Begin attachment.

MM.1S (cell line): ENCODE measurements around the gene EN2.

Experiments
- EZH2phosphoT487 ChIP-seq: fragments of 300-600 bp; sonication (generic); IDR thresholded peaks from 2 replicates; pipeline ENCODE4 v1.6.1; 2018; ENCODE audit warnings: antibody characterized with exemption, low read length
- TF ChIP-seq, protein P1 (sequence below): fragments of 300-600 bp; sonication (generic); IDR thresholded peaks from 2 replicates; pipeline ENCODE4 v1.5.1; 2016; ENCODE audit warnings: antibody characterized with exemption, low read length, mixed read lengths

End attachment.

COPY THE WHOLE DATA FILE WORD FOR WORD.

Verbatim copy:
MM.1S (cell line): ENCODE measurements around the gene EN2.

Experiments
- EZH2phosphoT487 ChIP-seq: fragments of 300-600 bp; sonication (generic); IDR thresholded peaks from 2 replicates; pipeline ENCODE4 v1.6.1; 2018; ENCODE audit warnings: antibody characterized with exemption, low read length
- TF ChIP-seq, protein P1 (sequence below): fragments of 300-600 bp; sonication (generic); IDR thresholded peaks from 2 replicates; pipeline ENCODE4 v1.5.1; 2016; ENCODE audit warnings: antibody characterized with exemption, low read length, mixed read lengths